While the Partner system could conceivably be used to view any kind of zoomable, two-dimensional information, in practice we deal exclusively with representations of geography, facilities, and related data. Therefore the range of data we deal with is at the human scale rather than at microscopic or macroscopic scale. Optimizing map viewing requires a good deal of data compression. Many of our advantages over traditional GIS stem from the fact that we are free to use lossy compression, rather than retaining full accuracy as would be required of the data-source-of-record. Understanding the kinds of numbers involved is critical to the design of good lossy algorithms - those which throw away the unnecessary without sacrificing critical information. We need to choose good, compact datatypes, and massage the numbers in such a way that they are more amenable to compression. However, we must beware of pitfalls in floating-point representations and integer overflows that would lead to corrupt or degenerate graphics.

Typically, we deal with three units of measure for coordinates.

- feet on a plane
- meters on a plane
- degrees, minutes, and seconds on a sphere

Most other units can be derived from these. Spherical coordinates are fundamentally different from planar; however a map set could conceivably store coordinates in latitude and longitude, with longitude as x and latitude as y. The map viewer would just do a simple rectangular projection, but that may be sufficient for some uses, and who knows, maybe someday it will project on the fly or something.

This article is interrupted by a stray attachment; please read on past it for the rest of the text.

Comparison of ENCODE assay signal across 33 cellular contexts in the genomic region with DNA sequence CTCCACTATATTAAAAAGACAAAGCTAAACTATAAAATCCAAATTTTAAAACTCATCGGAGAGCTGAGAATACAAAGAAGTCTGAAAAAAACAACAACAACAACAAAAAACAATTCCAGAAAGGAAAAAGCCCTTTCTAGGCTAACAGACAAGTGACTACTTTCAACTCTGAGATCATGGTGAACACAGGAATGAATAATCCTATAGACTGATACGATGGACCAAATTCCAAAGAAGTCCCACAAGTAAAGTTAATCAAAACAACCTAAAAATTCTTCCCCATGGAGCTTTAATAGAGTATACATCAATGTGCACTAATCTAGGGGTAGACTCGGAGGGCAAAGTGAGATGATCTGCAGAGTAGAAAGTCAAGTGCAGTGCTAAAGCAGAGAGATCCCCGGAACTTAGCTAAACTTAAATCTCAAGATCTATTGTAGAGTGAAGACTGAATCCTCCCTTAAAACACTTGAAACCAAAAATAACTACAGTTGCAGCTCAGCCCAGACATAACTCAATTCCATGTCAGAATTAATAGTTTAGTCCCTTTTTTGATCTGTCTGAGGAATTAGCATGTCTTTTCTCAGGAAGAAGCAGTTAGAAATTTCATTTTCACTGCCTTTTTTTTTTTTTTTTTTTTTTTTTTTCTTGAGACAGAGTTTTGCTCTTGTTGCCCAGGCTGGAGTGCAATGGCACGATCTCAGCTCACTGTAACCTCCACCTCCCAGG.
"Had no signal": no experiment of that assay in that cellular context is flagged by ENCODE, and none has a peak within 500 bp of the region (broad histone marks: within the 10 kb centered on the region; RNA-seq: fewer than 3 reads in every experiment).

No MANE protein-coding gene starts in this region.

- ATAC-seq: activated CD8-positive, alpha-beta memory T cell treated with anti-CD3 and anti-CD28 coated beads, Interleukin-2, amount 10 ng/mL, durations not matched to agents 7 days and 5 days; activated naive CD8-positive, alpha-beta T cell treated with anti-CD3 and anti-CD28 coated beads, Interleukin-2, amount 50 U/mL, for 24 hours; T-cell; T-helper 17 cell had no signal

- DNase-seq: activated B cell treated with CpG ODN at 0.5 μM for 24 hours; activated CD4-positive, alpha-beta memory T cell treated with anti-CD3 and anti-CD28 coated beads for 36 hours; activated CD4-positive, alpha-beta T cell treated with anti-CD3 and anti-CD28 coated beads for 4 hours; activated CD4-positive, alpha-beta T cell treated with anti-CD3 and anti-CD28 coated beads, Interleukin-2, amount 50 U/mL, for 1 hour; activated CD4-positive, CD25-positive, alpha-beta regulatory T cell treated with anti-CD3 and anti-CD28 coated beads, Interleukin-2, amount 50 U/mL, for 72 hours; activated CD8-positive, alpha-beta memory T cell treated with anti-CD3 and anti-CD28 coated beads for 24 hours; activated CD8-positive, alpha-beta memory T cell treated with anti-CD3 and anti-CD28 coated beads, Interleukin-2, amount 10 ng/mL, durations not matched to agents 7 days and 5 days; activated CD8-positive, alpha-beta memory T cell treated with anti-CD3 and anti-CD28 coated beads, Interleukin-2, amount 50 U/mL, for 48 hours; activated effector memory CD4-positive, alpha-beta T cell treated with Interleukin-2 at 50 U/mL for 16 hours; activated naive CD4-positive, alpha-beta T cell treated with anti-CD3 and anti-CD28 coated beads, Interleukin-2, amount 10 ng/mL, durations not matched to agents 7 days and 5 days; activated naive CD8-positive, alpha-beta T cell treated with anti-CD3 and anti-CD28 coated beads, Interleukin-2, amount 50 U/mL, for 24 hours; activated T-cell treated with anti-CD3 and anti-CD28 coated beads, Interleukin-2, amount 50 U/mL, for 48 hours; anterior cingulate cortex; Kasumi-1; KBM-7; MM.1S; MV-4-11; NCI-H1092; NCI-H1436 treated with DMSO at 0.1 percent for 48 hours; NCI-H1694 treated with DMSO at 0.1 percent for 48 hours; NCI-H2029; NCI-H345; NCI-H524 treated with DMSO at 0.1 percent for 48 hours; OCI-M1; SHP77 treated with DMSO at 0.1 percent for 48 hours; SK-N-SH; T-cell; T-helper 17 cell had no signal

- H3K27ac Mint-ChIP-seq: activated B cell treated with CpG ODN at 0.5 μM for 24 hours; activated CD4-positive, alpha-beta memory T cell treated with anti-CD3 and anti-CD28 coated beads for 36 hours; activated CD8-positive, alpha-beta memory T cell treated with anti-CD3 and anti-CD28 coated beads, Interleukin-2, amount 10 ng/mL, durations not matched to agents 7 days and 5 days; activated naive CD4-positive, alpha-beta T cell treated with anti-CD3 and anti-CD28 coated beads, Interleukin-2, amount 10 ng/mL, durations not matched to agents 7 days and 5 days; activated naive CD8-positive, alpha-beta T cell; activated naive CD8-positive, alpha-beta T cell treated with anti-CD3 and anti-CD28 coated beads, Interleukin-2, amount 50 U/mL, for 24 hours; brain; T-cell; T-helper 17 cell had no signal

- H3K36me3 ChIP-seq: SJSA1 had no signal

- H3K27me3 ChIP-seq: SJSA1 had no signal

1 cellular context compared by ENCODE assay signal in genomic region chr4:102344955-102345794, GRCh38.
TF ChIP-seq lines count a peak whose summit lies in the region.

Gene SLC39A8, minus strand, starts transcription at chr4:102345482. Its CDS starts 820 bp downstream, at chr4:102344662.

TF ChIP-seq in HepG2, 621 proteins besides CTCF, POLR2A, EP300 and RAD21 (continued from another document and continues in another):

Resolution for maps is the minimum distance at which two distinct object’s locations can be differentiated.

A map with a resolution of one mile cannot differentiate the position of objects in the same square mile, for example. A one-foot resolution map could distinguish the positions of furniture in a room, but not silverware on a place setting. And so forth. Outdoor facilities, such as power poles, really don’t require more than one meter accuracy in most cases. Professional-grade GPS provides this much accuracy, so it is a common level of resolution. High-quality GPS and survey equipment can provide centimeter or better accuracy. This is generally overkill for most outdoor mapping, but can be useful in dense areas or with complex facilities. Anything more than that seems to be outside the realm of actual mapping scales, and more into the world of CAD.

However, there are uses for finer resolution. For example, for electric maps that don’t have separate icons for consumers, we create an artificial symbol for the customers attached to a transformer by “exploding” the symbols into a tight (10x10 or so) grid under the transformer. This can then be viewed by zooming in closer than normal base scale. This is a good example of the uses of a zoomable interface, but it does require better-than-normal resolution. For our system, several distinct cases are useful to consider. They vary from each other depending on situation and intent.

**Base resolution**- The base resolution is the resolution of the original map set. This is initially set by the resolution of the data collection method (GPS, tracing, hand-drawing, etc.) and can, of course, be greatly affected by errors in data management or storage.
**Human resolution**- This is the resolution at which the data “makes sense” when viewed or handled physically in the real world. For example, sub-centimeter resolution makes little sense when placing foot-thick electric poles. On the other hand, it’s nice to know which side of the road a pole is on - which the base resolution of some maps is not good enough to tell you.